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RIP Act extends culpability

E-commerce expert Catrin Turner explains the implications of the RIP Act, which makes firms criminally liable for intercepting staff e-mails and similar communications

On 24 October, rules came in for the company interception of telephone calls, faxes and emails. Ignorance of the rules can make businesses criminally liable for monitoring their employees’ emails or faxes.

The Computer Weekly/Harvey Nash Big Question survey showed a worrying large percentage of IT staff – almost 70% – do not understand the rules. It is important that IT managers and directors make sure all staff are aware of the new rules.

They will not just affect traffic on the internet, but also material going to or coming from the internet via a local area network (Lan). Employees using the Lan for personal emails or faxes will have the right to sue if the communication is opened without their agreement or knowledge.

IT professionals need to get to grips with these rules fast so they can put in place changes that will avoid their companies infringing the law.

So, why the new rules?

The rules are the result of the Regulation of Investigatory Powers (RIP) Act 2000. It is designed to clarify who is allowed to intercept or record communications, either as part of criminal investigations or otherwise. It creates the general presumption that communications should not be intercepted.

Breach of the RIP Act will not only lead to an employer (or even possibly its directors) being guilty of a criminal offence, but will also expose the employer to a civil action for damages from employees or anyone sending email or faxes into a company.

The terms of the RIP Act cover not only communications on a public network, but also on a private voice or data network on their way to, or received from, a public service. The rules will, therefore, also apply to external emails or faxes on a business Lan.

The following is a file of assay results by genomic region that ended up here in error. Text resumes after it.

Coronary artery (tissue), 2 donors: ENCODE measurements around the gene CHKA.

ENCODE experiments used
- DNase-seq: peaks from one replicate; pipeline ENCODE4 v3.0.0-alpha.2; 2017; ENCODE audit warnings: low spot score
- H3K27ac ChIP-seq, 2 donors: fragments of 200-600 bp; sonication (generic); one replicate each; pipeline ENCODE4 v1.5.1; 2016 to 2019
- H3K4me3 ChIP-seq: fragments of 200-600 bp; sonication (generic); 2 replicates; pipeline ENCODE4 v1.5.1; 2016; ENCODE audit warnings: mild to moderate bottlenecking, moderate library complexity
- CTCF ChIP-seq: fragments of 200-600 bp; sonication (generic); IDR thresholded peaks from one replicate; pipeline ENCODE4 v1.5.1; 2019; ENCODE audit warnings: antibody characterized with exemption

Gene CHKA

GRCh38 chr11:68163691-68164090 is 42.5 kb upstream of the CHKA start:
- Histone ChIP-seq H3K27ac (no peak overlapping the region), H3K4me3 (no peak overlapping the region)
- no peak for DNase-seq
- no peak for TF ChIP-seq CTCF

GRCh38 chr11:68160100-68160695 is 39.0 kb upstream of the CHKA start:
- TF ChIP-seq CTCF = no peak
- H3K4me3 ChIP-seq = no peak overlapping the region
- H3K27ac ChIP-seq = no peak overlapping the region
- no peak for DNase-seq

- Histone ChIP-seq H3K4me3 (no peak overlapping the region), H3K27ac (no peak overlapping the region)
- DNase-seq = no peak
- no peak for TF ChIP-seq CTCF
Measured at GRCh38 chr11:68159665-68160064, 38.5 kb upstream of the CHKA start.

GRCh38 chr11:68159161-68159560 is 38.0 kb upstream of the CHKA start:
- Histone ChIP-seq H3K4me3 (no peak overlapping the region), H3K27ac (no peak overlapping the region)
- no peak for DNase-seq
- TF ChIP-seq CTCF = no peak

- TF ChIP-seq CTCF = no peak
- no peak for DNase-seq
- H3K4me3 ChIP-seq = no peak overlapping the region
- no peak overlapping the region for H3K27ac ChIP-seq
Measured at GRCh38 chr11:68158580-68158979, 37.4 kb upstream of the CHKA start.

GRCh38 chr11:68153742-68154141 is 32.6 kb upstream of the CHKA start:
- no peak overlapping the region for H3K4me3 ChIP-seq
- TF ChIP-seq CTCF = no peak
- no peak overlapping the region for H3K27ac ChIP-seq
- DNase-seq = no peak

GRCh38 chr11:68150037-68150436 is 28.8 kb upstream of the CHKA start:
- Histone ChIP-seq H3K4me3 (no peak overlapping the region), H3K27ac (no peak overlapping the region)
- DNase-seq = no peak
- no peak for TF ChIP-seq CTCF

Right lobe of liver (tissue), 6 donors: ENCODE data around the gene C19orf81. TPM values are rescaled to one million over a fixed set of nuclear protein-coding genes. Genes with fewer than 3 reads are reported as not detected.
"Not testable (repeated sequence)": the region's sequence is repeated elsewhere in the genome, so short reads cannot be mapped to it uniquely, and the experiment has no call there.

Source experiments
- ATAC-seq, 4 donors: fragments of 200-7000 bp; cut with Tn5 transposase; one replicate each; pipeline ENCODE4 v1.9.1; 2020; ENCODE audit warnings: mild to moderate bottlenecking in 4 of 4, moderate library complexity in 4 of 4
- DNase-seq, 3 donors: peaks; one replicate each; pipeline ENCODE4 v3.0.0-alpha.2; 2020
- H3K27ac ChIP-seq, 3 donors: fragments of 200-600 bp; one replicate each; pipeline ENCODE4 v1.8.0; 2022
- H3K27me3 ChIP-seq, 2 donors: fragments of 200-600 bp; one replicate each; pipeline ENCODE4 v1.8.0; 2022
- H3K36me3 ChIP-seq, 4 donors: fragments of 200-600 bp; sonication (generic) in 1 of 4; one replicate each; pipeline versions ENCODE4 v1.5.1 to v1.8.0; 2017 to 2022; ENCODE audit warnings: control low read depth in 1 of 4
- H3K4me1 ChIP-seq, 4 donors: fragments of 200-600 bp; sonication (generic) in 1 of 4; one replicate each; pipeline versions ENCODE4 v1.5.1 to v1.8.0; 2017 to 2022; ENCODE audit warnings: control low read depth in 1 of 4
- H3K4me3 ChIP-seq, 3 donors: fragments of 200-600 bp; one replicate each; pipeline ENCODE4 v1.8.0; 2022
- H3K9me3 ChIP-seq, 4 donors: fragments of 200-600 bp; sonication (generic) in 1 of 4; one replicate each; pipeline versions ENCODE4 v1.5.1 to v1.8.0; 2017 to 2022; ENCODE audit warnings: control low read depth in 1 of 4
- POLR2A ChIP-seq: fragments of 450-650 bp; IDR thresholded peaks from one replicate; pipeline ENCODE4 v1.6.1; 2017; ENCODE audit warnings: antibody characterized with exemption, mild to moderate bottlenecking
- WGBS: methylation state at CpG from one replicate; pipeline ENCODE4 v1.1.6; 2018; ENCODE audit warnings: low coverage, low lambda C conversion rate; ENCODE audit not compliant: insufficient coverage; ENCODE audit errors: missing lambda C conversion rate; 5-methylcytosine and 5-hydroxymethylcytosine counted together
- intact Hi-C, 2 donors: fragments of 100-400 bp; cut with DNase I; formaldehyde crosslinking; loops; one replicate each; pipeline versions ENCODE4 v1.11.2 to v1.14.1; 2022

The Lawful Business Practice rules set out the exceptions to this rule for businesses that need to monitor what is being sent or received on their communications systems. This means that interception and monitoring of emails will still be allowed, provided the rules are followed. However, this does not mean that the current practice in your company is within the rules.

The rules say that businesses will be allowed to intercept a communication in the course of its transmission for the purpose of monitoring or keeping a record of business communications on its systems for the following reasons:

  • To investigate any unauthorised use of its telecoms or email system
  • To provide evidence of sales orders, invoices or other business communications
  • To make sure employees comply with professional practices and procedures, often necessary in financial services
  • To ensure standards are being met, such as the best practice among sales professionals
  • To ensure IT systems are working properly.

Businesses will also be able to monitor (but not copy) communications on their systems to check whether they are business communications.

However, the person intercepting (ie the employer) must have made all reasonable efforts to inform every person receiving or sending the communication that it will or may be intercepted. This includes people outside your organisation, so a statement of e-mail monitoring policy should be added to all outgoing messages.

Are you complying?

Decide your policy for email and other communication monitoring now, as you must explain them to your employees. The deadline for this was 24 October so if this has not been done, it should be a top priority, otherwise you could be in breach of the law.

Your policy will need to cover the following:

  • What systems are in place for copying and/or diverting communications
  • Whether staff should use business equipment for personal or private communications at all (Internet email services, such as Hotmail, can help keep personal email off the office system)
  • Clear statements as to policies on approval of outgoing correspondence or disclosure of incoming material.

The policy should be included in any office manual or staff handbook as a matter of course, and your employee terms and conditions should be modified to add a clause permitting the employer to intercept, monitor and retain any communications addressed to, or sent by, the employee using business email addresses or fax machines.

The RIP Act and the rules could cause problems for employers who do nothing to deal with the issues. Complying with best practice and taking the simple, practical steps outlined above will greatly reduce this risk.

For further help complying with the new rules, please contact Catrin Turner, expert in e-commerce law and Henry Hepworth Organisation partner, at [email protected]

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